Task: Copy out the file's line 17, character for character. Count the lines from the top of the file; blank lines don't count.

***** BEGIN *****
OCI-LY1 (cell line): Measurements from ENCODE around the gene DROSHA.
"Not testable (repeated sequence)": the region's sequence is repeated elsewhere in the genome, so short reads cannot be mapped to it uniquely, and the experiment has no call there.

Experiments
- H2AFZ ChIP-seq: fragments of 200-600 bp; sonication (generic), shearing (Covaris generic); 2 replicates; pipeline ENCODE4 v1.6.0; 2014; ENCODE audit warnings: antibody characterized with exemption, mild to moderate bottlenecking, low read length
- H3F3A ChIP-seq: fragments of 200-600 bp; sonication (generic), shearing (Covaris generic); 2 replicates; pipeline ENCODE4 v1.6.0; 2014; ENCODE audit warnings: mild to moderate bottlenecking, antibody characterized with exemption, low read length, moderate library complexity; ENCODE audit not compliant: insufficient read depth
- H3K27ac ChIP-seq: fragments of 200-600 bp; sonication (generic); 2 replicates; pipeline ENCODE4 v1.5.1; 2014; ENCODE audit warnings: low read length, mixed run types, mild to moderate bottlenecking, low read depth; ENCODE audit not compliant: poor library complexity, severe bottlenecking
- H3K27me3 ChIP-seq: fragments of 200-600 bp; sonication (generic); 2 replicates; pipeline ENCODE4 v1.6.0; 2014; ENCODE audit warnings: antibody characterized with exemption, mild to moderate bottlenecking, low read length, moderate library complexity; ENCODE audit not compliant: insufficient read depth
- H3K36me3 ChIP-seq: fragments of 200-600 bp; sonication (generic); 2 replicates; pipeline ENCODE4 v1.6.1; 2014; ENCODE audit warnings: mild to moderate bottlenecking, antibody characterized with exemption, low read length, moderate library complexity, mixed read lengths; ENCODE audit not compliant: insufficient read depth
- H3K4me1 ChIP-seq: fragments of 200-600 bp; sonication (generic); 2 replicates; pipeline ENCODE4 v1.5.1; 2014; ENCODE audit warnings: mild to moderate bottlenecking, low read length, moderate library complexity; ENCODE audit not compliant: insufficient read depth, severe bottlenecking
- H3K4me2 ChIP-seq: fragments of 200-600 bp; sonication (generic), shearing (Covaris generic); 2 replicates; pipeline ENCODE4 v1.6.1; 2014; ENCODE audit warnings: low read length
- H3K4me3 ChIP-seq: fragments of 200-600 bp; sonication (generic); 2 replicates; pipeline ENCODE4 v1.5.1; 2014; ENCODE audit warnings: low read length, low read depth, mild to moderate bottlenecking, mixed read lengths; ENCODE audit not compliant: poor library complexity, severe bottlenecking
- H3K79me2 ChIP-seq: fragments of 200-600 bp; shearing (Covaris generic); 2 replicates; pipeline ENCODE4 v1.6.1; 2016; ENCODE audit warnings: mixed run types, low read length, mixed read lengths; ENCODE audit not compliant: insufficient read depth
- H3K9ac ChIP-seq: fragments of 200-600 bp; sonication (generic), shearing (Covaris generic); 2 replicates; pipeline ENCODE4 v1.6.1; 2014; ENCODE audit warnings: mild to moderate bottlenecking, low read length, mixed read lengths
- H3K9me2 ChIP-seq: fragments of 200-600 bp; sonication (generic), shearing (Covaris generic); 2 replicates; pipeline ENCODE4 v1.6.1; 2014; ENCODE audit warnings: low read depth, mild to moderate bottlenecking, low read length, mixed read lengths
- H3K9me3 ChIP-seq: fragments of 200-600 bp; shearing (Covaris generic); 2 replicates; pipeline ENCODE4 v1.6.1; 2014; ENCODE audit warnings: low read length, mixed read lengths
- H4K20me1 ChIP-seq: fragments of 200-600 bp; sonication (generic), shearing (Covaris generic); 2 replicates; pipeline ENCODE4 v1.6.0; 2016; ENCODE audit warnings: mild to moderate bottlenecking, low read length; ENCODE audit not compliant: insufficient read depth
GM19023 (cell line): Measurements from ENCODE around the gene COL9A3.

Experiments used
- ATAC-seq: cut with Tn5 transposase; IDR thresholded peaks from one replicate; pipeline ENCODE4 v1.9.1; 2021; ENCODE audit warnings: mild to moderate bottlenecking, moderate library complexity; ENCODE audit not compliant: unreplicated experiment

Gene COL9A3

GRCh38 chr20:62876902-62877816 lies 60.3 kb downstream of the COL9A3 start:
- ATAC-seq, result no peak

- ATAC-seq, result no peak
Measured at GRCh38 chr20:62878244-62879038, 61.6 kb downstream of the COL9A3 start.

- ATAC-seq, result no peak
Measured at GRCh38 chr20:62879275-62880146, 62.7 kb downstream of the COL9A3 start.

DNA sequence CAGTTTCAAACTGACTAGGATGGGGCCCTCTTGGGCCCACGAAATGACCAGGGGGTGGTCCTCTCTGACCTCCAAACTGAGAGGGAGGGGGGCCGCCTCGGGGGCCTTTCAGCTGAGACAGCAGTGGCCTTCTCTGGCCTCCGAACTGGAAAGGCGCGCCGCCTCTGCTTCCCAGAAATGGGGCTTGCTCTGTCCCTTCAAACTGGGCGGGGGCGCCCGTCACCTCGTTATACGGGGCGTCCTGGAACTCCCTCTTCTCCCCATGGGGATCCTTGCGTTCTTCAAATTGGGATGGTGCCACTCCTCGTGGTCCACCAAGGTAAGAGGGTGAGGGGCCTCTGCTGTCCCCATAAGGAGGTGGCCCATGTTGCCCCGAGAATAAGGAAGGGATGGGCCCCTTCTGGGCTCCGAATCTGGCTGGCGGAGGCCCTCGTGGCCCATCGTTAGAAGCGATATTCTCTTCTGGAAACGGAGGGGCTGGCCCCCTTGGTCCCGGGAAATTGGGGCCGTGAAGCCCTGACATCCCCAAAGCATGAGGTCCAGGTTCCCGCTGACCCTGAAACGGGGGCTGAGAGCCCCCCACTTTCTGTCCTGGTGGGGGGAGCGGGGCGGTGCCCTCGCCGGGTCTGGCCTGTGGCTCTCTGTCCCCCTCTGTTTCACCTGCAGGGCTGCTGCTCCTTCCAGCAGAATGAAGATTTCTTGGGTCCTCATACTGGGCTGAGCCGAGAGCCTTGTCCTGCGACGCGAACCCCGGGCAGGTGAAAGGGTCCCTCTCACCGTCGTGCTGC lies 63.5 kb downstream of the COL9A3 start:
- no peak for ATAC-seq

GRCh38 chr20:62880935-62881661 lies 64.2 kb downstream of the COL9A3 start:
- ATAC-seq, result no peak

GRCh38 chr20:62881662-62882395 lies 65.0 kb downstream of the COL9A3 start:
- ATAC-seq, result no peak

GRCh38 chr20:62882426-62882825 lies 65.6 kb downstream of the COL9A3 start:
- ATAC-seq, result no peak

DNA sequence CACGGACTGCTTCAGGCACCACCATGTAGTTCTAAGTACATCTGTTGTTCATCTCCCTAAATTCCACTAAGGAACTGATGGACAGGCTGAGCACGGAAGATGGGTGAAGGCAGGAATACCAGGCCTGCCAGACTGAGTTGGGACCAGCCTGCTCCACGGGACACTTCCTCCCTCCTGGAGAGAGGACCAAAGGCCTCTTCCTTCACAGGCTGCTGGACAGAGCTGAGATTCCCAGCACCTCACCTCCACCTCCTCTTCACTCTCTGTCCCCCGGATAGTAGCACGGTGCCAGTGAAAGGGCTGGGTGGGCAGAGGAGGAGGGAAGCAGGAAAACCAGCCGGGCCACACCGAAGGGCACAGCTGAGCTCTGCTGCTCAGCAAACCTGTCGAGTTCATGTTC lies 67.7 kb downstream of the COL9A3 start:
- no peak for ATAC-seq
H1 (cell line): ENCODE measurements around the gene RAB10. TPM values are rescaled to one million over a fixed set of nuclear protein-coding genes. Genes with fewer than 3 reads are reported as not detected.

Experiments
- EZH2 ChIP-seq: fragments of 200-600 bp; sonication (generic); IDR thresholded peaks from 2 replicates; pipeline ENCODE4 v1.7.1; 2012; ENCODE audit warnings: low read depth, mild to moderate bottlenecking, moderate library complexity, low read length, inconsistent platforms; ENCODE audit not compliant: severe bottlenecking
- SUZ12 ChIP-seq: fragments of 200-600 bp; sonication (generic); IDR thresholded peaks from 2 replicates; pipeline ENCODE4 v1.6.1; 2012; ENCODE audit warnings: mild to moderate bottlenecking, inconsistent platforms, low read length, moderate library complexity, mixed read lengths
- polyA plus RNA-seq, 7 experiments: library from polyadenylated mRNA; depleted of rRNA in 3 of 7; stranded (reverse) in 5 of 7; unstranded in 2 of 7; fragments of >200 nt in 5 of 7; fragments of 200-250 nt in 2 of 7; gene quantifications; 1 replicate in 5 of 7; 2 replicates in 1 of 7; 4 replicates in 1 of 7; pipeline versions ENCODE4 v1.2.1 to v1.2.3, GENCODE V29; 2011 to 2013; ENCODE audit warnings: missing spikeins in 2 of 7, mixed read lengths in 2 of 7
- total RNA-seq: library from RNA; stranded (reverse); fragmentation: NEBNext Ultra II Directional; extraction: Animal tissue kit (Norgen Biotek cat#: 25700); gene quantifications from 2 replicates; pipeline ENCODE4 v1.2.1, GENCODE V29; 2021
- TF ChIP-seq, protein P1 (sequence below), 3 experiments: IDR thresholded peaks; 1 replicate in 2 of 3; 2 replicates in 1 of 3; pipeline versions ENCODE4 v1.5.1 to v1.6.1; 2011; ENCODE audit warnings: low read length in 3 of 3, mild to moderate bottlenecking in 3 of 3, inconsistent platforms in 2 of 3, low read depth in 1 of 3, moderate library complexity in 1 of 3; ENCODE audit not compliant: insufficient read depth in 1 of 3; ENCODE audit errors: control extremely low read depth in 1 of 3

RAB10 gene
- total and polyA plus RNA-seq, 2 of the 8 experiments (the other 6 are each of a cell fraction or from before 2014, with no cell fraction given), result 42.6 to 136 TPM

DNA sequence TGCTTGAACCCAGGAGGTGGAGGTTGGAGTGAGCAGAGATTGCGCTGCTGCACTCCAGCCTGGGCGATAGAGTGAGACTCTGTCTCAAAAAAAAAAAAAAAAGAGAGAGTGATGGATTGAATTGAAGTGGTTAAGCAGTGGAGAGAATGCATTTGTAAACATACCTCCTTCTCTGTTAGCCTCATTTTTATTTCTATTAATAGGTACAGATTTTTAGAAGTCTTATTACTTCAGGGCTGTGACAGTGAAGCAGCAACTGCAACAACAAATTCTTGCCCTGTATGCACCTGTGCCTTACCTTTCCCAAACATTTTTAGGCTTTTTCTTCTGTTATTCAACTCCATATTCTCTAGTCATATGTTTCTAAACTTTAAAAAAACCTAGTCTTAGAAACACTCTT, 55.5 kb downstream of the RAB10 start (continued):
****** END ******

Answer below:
GM19023 (cell line): Measurements from ENCODE around the gene COL9A3.